The oral cavity is a port of entry to the digestive and respiratory tracts. Different sites in the aerodigestive tract are characterized by specific microbiomes, which also share several of the same microbial inhabitants. Among these are microorganisms which can lead to disease, especially if the balance in the normal microbiome is interrupted.
In high income countries, dentists stand for 6%-11% of antibiotic prescriptions in primary health care. The increase in antimicrobial resistance means that common procedures done today in dentistry and medicine, such as implants and use of prosthetic devices, may become too risky to be recommended in the near future.
Antimicrobial resistance is, according to the UN, one of the major threats to humanity. In our group, we are applying the experience acquired during years of research in oral microbiology to survey the impact of antimicrobials on the human microbiome. Our research focuses on the microbiome as a reservoir of antimicrobial resistance genes to pathogens, and in the potential of translating such knowledge into new diagnostic tools and vaccines.
- Project I - Cell to cell communication in streptococci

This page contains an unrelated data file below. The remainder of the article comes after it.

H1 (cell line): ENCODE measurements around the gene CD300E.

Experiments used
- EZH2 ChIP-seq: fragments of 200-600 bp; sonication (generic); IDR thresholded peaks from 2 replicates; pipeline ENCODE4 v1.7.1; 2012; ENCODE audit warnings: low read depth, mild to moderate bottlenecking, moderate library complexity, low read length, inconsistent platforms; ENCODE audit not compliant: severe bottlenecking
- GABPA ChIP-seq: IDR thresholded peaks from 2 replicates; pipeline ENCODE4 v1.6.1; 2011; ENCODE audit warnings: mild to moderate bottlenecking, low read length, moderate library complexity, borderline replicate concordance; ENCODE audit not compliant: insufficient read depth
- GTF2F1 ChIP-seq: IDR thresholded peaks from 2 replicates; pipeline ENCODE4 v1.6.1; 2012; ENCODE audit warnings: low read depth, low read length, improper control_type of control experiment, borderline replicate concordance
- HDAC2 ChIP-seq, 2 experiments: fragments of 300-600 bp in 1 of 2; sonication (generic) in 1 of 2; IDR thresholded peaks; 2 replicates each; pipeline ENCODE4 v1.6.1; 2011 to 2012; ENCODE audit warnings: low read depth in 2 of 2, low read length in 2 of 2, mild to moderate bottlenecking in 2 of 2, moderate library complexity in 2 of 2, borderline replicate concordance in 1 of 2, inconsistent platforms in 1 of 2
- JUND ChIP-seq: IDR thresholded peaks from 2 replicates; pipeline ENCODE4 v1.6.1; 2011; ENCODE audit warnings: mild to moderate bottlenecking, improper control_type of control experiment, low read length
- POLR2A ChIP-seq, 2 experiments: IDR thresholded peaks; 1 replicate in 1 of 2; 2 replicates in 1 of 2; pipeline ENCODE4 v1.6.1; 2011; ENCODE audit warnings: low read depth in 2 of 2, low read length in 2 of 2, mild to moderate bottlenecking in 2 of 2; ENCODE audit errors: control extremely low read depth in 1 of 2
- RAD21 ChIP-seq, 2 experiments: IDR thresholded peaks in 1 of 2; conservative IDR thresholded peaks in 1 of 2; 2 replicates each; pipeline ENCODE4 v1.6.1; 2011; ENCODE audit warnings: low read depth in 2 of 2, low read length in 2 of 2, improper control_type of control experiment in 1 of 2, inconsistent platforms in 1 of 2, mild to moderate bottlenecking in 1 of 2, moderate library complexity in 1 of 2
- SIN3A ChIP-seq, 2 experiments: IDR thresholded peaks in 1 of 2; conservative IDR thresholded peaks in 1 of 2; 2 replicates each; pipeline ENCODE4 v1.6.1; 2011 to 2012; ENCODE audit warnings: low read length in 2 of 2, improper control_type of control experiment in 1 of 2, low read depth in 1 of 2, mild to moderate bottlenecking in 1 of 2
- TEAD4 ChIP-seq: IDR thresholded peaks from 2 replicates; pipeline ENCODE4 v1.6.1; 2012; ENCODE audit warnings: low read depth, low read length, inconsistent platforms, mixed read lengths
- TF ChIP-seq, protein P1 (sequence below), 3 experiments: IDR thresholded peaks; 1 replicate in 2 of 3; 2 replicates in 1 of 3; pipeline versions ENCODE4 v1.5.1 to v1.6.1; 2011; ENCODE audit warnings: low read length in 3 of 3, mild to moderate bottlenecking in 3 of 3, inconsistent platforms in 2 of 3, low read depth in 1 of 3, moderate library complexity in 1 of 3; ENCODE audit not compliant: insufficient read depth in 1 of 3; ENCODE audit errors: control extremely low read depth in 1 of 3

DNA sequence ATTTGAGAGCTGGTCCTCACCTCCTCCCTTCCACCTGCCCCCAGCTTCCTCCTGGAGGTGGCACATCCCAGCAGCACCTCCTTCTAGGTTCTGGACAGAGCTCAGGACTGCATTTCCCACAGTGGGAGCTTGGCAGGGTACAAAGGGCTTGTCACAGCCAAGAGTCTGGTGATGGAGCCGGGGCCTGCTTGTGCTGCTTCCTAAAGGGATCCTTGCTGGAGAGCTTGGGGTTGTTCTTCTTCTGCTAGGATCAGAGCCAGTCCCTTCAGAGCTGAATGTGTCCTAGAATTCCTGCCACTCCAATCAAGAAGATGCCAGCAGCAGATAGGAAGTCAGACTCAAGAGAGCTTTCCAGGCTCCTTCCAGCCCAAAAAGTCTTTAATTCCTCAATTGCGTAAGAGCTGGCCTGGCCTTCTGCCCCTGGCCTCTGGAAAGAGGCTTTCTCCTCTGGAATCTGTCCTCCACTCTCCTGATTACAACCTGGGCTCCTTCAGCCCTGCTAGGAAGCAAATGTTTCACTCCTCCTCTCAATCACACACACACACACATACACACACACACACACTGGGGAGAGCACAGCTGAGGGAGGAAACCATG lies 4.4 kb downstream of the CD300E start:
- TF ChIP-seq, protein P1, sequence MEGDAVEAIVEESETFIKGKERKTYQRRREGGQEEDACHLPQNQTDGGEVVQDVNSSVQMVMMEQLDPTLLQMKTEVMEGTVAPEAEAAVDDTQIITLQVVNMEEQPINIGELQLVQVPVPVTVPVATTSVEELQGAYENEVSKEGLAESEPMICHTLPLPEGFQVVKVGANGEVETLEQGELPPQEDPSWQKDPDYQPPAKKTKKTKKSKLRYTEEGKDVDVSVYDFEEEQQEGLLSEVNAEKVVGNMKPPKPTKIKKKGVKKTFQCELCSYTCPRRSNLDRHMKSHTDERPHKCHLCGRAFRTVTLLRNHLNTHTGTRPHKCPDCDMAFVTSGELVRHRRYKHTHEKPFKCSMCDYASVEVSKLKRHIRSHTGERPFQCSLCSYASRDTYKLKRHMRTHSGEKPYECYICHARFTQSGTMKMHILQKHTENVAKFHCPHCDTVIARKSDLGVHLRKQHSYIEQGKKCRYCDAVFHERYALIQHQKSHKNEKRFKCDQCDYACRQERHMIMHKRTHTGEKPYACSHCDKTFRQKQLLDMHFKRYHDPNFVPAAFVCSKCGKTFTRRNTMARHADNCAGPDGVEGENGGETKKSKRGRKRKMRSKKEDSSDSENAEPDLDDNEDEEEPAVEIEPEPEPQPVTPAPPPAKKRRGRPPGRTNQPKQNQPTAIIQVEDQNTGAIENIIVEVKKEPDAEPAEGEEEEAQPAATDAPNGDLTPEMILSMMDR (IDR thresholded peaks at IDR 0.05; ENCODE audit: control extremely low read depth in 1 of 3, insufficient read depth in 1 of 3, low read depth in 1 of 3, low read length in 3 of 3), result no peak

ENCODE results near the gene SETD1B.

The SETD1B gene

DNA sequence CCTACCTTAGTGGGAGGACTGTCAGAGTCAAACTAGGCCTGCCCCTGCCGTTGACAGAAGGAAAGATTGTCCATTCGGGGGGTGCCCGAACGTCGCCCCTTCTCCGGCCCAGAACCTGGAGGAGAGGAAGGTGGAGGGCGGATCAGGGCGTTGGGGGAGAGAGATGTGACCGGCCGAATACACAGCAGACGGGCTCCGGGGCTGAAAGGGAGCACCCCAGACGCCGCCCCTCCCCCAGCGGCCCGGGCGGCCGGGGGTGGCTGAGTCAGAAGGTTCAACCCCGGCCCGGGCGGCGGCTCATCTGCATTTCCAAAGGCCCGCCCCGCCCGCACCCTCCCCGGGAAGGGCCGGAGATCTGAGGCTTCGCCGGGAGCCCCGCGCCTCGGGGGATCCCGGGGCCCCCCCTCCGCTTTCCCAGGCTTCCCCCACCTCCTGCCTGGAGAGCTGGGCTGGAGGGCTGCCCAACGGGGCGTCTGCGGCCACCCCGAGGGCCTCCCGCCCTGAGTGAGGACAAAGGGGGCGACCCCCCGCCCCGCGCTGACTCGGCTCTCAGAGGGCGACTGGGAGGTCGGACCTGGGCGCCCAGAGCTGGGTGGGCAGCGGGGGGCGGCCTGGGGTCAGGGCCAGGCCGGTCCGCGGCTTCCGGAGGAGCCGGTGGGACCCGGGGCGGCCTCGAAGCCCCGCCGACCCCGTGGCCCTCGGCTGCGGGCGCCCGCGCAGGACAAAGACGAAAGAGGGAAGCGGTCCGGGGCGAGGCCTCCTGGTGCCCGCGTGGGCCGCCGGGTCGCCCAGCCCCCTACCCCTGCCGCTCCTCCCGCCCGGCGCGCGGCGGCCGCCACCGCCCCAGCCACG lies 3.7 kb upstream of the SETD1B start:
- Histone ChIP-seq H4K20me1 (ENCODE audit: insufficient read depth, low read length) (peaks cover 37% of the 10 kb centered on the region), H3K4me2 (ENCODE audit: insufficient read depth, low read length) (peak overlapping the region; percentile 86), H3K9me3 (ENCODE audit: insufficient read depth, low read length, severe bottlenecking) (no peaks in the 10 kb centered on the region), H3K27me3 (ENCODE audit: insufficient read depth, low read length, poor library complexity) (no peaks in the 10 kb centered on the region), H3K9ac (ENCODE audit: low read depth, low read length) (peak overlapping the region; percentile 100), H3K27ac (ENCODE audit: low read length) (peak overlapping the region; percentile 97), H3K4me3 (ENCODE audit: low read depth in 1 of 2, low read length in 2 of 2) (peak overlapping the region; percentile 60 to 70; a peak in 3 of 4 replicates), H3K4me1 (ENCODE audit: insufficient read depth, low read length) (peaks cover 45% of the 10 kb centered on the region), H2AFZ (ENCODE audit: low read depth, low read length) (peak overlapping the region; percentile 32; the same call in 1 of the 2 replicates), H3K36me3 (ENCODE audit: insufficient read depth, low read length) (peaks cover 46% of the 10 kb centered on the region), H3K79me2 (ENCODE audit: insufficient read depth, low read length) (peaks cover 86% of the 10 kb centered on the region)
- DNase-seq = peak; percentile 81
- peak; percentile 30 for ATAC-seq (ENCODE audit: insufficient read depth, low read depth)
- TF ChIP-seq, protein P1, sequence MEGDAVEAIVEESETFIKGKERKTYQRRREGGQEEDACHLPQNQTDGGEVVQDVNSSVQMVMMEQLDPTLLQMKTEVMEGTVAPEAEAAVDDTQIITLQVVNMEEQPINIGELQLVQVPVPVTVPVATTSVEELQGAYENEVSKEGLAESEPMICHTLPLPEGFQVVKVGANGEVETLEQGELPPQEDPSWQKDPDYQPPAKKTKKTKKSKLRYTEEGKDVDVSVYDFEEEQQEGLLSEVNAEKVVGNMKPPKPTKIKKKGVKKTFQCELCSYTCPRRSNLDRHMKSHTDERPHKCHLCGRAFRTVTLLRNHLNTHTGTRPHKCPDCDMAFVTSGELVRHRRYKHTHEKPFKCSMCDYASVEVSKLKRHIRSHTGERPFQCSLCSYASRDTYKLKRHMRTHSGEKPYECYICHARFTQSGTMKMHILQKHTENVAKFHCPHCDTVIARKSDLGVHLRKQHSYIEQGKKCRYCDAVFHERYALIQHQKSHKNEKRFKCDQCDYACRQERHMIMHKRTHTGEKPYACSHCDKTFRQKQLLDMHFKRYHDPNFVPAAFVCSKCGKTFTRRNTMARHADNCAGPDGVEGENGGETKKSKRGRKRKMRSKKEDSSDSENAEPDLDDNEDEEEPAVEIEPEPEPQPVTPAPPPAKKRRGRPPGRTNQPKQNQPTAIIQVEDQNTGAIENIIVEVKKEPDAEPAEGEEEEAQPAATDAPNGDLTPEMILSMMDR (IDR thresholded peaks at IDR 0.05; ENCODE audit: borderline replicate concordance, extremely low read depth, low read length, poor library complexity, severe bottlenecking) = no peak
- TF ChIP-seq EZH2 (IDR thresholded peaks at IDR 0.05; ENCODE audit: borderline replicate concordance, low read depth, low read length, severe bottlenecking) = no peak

- Project II - Protective immunity to Streptococcus pneumoniae
- Project III - Born in the twilight of antibiotics: Implications of antibiotic use to the preterm infant respiratory microbiome and resistome development
- Project IV - Born in the twilight of antibiotics: Fighting antimicrobial resistance in preterm infants
- Project V - Antibiotic treatment in patients with chronic low back pain and Modic changes: effects on the microbiome and resistome.
- Project VI - INTPART – Enhancing world-class research and education in biofilm and anbitiotic resistance by strengthening cooperation between Norway-Brazil-USA.
- An oral fungus brought a Brazilian exchange student to Norway Aug. 24, 2020 10:52 AM
- International collaboration meeting in Brazil Feb. 17, 2020 10:55 AM
- Exciting research stay at the University of Illinois of Chicago (UIC) Nov. 26, 2019 9:49 AM
- Meeting in Born in the twilight of antibiotics project group Sep. 24, 2019 10:59 AM